Be careful what you ask for, or rather, be careful what you claim.
In this column last week, I had written down that my word for 2013 would be gratitude. Though gratitude is something that I try to practice now on a daily basis, little was I to know then that it was a word that would definitely come alive for me on the first week of the year.
In my journal on Jan. 1 I wrote: By faith, there is nothing to fear.
The statement became a mantra of sorts to repeat in my head when we found ourselves in the Emergency Room of Cardinal Santos Medical Center at 9 p.m. on Jan. 2.
My daughter had been complaining of terrible abdominal pains that went unabated and so mother’s instinct, and I’d like to believe, Divine intervention, dictated that we bring her to the hospital that evening. It was the right decision because her doctor said she was already mildly dehydrated and, the following day, was diagnosed with acute gastroenteritis.
Full house at the ER
In the ER that evening, it was a full house. Young and old suffering from various ills and ailments on the second day of the new year. In the bed next to ours was a man who had a cardiac arrest. Twice that evening, in the span of three hours, I could hear the heart monitor go tooooot, and a flurry of doctors and nurses hovering by his bed.
“By faith there is nothing to fear… 2013 is a year for gratitude.”
Two nights in the hospital, and four IV later, the daughter is healing slowly and we are on our way home. We had gotten her to the hospital on time, averting worse dehydration which could have resulted in more complications and longer hospital stay. How can one not choose to be grateful?
Taking comfort in social media
Social networking, particularly Facebook, was a great comfort, too. I know some people would find it strange that something as private as a hospital stay should be posted online, but my objective, and perhaps the objective of other friends before me who had done the same, was to seek the strength of the Lord through the prayers of people who truly cared.
And boy, did the prayers come flooding my wall, and for each and every one, I am truly grateful. The outpouring of love and concern from friends far and near certainly helped buoy the tired and sagging spirit at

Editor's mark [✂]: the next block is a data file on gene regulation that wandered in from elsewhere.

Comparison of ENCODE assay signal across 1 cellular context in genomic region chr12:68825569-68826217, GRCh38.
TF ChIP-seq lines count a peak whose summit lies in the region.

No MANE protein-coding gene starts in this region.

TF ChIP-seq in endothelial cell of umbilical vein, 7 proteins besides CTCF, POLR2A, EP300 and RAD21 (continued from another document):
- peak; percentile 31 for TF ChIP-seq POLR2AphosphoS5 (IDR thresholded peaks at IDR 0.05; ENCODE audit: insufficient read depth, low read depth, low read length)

1 a.m. on the second day of the year. I read each one to my daughter and each message was like a balm to a restless and wretched tummy.
One message, from an old and dear friend, Mavie Abad Casas stood out—“God is wise and purposeful in all that He allows… this is a time to slow down at the onset of the new year… may God hasten Pia’s healing.” Wise words from a pastor’s wife, and so true. The year past had been so very busy right until the very end, and to be honest, in spite of a sick child, the last few days we spent in the hospital were very restful for me. I cannot explain it any other way except by way of God’s grace.
On the second day of our stay, we were kept company by family who kept Pia in stitches. Truly, love and laughter are the best medicine.
At the close of Jan. 1, I wrote this as my status on Facebook:
“Ending the first day of the new year with this lovely quote from Neil Gaiman, a combination of his wishes written on New Year’s Eve in 2010 and 2012—“I hope you will have a wonderful year, that you’ll dream dangerously and outrageously, that you’ll make something that didn’t exist before you made it, that you will be loved and that you will be liked, and that you will have people to love and to like in return. And, most importantly (because I think there should be more kindness and more wisdom in the world right now), that you will, when you need to be, be wise, and that you will always be kind…
It’s a New Year and with it comes a fresh opportunity to shape our world.
So this is my wish, a wish for me as much as it is a wish for you: In the world to come, let us be brave—let us walk into the dark without fear, and step into the unknown with smiles on our faces, even if we’re faking them.
And whatever happens to us, whatever we make, whatever we learn, let us take joy in it. We can find joy in the world if it’s joy we’re looking for, we can take joy in the act of creation.
So that is my wish for you, and for me. Bravery and joy.
In the first year of the New Year, I found myself wrapped in love that came in all forms—from the doctors and nurses in the ER of Cardinal Santos Medical Center to our ever dependable and caring pediatrician Joseph Regalado, who my 21-year-old daughter still continues to choose to see; imbued with the grace of wisdom and receiving kindness from family, friends and strangers online and in the real world. Faith, bravery and joy have marked the first week of my 2013, and if it’s any indication of how the rest of my year will be, then again and again I will chose to be grateful under any and all circumstance, whatever it may be.